UNC Asheville Will Host Human Rights Film Festival March 20-22

Movie freeze-frame of a large crowd.Scene from "A Cambodian Spring."
March 11, 2019

UNC Asheville will host its ninth Human Rights Film Festival presenting three award-winning films, March 20-22. The films are free and open to everyone, beginning at 7 p.m. with post-screening discussions.

“Although there are many forms of communication in our world, the power of the visual form is not to be underestimated,” says Elina Morrison, president of UNC Asheville’s student chapter of Amnesty International, which is co-sponsoring the festival along with the university’s Human Rights Studies Program. “Film impacts us emotionally and challenges us to act in ways that text and lecture simply can’t.”

Wednesday, March 20 – A Cambodian Spring – This documentary charts the growing wave of land-rights protests in Cambodia and won the Grand Prize at the 2018 Taiwan International Documentary Film Festival, as well as Best Documentary at the 2017 Brooklyn Film Festival. The screening of A Cambodian Spring will be followed by a discussion of “land grabbing” issues led by Inclusive Development International (IDI) co-founders David Pred and Natalie Bugalski.  IDI works with a number of local communities in Southeast Asia and Africa defending against corporate-driven land dispossessions. Highsmith Student Union, Alumni Hall

Thursday, March 21 – Roma – This drama, which won three Oscars at February’s Academy Awards, follows a domestic worker’s journey through domestic and political turmoil in Mexico in the 1970s. Alfonso Cuarón wrote, directed and shot this semi-autobiographical film, which was awarded Best Director, Foreign Language Film and Best Cinematography. Juan Sánchez Martinez, assistant professor of Spanish at UNC Asheville, will lead the post-film discussion. The film is rated R. Highsmith Student Union, Alumni Hall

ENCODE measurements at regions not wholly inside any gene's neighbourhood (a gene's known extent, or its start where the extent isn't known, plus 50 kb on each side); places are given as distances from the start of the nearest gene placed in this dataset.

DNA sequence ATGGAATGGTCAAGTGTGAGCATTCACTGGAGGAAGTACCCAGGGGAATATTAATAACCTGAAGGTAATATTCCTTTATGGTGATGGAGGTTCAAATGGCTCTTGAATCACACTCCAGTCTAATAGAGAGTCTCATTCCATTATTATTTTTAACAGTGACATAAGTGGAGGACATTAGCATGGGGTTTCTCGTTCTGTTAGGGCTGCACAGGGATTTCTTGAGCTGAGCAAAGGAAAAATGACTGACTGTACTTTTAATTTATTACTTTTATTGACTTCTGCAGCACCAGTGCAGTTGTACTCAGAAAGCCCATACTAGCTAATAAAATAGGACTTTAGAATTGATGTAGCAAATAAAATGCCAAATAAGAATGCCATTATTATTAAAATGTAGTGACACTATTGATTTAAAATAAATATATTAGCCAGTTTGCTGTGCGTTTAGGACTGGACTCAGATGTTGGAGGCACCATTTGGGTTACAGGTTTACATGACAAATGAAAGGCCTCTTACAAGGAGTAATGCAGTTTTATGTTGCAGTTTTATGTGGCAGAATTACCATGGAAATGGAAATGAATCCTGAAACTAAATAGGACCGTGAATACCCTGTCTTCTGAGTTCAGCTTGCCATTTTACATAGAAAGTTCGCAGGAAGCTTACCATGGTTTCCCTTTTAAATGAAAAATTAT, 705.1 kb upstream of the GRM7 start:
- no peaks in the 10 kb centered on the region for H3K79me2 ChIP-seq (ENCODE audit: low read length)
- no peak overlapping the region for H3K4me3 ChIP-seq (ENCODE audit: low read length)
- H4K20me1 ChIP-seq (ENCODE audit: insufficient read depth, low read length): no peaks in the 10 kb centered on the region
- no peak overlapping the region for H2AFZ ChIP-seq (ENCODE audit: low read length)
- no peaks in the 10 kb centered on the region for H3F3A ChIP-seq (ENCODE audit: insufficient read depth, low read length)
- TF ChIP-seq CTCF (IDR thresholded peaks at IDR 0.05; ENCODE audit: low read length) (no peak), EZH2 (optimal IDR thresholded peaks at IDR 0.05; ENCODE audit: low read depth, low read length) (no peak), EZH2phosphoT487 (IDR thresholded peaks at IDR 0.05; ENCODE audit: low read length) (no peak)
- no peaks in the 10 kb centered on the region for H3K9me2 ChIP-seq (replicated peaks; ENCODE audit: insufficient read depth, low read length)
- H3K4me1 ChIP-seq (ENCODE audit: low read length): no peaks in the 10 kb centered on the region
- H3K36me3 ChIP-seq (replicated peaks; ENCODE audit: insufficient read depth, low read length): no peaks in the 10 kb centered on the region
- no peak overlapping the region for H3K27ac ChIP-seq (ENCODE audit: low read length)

Friday, March 22 – The Sentence – This HBO documentary won the 2018 Audience Award at the Sundance Film Festival. According to filmmakers, The Sentence “explores the devastating consequences of mass incarceration and mandatory minimum drug sentencing through the story of Cindy Shank, a mother of three young children serving a 15-year sentence in federal prison for her tangential involvement in a Michigan drug ring years before.” Tarrah Callahan, executive director of Conservatives for Criminal Justice Reform, and a UNC Asheville graduate, will lead the post-film discussion. Rhoades Robinson Hall, Room 125

For more information contact Assistant Professor Peter Haschke, director of UNC Asheville’s Human Rights Studies Program, phaschke@unca.edu 828.251.6966.

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